Workforce and business needs
There are business expectations among community leaders as well.
Toby Teeter, president of the Joplin Area Chamber of Commerce, said Joplin needs to perk up its ability to appeal to up and coming entrepreneurs and workers.
“We are seeing a clear shift from business attraction to talent attraction (and retention) as the key economic development driver for the Joplin area. Soon, a majority of our labor market will be comprised of millennials and Generation Z,” Teeter said.
“These young professionals are seeking neighborhood-oriented, livable version of the urban lifestyle that still offers viable career and entrepreneurial opportunities, burgeoning music and cultural venues, bike trails and walkable streets, and robust restaurant, coffee shop and bar scenes. The same goes for prospective college and graduate students as Joplin is rapidly transforming into a regional center for higher learning.
“The next Joplin city manager will hopefully champion the infrastructure required to fuel additional public and private quality-of-life investments so Joplin can compete nationally for talent,” Teeter said.
Lori Haun, executive president of the Downtown Joplin Alliance, also sees a need for emphasis on infrastructure, community, as well as updated city practices as an area of focus for the city. She would like to see someone who has experience with small business creation and quality of life. “Local businesses have better long-term impact for the city and work best in places like downtown where the infrastructure is already in place so it will have a low cost to the city,” she said. “Today and in the future, more and more of the workforce will work independently and remotely. These folks will choose where to live. They will choose places with low cost of living, great local businesses, a thriving arts and cultural scene, a vibrant downtown, trails and multimodal transportation options. Joplin is well underway on these things, but it has to continue moving forward.” Quality of life considerations Thriving arts and culture is the purpose of a local community arts organization, Connect2Culture. Joplin’s city manager is an ex-officio member of the board for that organization, said Clifford Wert, president and chief financial officer, on behalf of the organization.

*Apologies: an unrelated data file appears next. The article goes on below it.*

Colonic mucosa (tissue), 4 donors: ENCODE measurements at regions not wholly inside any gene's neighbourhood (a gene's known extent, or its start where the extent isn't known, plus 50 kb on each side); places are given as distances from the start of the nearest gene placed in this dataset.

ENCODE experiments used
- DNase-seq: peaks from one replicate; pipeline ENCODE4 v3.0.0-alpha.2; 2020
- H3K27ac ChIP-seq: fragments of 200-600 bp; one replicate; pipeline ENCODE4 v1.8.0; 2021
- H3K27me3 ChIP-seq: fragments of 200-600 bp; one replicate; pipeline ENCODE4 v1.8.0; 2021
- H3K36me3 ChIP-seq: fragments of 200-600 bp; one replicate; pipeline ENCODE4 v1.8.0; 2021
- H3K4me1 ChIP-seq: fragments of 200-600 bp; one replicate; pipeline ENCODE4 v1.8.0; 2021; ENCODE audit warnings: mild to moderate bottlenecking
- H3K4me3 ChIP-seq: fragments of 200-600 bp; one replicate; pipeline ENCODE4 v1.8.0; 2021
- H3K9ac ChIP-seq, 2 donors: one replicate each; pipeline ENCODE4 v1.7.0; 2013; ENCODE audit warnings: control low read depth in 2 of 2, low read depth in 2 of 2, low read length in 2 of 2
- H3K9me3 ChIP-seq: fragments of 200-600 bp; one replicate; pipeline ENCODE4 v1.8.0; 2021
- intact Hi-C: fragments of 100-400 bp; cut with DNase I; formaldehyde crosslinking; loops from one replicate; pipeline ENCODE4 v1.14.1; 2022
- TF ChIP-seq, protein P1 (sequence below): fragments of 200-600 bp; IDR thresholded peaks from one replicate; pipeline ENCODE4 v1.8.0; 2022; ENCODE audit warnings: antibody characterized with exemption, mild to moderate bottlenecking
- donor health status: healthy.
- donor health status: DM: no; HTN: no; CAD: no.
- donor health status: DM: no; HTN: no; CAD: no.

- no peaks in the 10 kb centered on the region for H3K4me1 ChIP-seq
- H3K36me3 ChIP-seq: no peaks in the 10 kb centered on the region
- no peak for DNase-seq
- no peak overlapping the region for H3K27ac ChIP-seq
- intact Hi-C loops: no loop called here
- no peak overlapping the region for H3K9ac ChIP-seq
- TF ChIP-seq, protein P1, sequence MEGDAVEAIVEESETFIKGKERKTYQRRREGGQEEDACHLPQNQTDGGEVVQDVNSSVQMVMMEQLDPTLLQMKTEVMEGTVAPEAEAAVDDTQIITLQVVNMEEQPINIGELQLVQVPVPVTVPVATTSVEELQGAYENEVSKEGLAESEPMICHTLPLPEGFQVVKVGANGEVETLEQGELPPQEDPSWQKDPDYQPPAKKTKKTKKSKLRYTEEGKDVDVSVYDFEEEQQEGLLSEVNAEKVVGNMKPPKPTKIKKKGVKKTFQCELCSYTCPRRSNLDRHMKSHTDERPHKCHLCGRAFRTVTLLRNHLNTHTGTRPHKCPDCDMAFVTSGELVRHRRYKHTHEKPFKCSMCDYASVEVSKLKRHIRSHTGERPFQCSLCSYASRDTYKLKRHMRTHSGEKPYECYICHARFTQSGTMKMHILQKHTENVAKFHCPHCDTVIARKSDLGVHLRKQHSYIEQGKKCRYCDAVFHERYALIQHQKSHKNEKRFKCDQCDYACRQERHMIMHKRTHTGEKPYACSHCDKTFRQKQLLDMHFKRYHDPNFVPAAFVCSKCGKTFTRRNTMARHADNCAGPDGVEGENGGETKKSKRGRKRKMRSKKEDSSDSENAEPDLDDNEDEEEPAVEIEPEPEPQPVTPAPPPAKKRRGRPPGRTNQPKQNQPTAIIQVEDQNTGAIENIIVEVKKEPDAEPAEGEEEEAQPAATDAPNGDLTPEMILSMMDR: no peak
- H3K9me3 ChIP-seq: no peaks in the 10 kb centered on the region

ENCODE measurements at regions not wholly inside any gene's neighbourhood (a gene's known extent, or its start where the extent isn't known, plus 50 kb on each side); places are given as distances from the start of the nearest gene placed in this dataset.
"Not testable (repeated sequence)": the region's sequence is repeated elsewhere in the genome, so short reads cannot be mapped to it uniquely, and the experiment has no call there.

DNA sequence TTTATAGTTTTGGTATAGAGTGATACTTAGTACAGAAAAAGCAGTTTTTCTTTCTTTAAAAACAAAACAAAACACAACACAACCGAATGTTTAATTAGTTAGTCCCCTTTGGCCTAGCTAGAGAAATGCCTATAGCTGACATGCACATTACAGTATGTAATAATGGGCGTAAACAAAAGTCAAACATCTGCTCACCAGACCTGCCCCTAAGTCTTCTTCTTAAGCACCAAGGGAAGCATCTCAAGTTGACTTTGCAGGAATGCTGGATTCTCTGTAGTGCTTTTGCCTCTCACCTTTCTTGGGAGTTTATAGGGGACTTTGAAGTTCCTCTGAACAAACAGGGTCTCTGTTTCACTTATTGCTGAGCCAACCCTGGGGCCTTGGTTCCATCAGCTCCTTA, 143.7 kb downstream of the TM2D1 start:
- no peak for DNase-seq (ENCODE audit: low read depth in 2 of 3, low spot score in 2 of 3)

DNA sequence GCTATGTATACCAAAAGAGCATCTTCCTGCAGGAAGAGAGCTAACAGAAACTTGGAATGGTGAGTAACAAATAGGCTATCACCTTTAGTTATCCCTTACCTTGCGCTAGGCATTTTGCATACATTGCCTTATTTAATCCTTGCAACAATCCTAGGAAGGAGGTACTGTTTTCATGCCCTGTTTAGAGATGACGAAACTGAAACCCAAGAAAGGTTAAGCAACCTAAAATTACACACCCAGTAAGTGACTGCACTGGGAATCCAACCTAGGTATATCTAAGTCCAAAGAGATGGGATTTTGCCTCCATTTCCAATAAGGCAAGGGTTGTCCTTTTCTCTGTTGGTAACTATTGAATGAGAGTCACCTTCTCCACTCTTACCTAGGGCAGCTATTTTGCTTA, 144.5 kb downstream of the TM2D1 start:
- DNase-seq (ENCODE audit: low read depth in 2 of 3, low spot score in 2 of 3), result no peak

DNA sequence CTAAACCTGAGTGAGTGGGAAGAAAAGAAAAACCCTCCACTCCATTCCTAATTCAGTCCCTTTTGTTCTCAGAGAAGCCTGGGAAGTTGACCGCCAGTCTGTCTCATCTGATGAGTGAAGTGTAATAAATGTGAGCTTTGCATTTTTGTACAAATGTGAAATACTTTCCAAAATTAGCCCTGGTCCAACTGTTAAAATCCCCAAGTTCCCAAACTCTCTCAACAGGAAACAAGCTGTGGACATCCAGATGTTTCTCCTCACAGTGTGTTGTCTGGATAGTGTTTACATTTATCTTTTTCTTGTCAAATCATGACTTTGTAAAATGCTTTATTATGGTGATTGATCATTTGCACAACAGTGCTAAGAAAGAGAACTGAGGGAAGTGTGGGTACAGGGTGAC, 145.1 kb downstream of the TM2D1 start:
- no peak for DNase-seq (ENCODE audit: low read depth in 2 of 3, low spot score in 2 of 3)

“We certainly desire that the selected city manager will be fully supportive of arts, culture and entertainment as an essential element to our city’s attractiveness as a regional hub and as a driver of its economic vitality,” members of the organization said in a statement issued by Wert.
“We believe a thriving, robust and all-inclusive arts, culture and entertainment effort will definitely help to attract and retain business and industry to Joplin and will draw people who will therefore live, work, play and stay in Joplin. We look forward to having a city manager who passionately upholds these same ideals.”
City financial sustainability is another issue that city staff and the council have been working on and is a concern for those like Haun.
“Much of our development patterns and engineering practices are outdated and not sustainable. City building/street building and industry and business-building have changed drastically. We need leadership, both council and staff, to better understand the long-term implications of growth and change and to be able to lead the community in a direction that is sustainable,” she said.
Candidates the council should consider for the job should include someone who is open-minded and always learning, Haun said, with strong leadership ability to bring people along on a concept.
“This is an opportunity for Joplin to take our time and do our due diligence in finding that perfect person that does not just fit the mold but that can challenge us and push us to think of what a better tomorrow can be for our children and grandchildren,” said Kraft, with Vision Joplin. “We need to be planning for not just five years, but for 50 years and beyond.”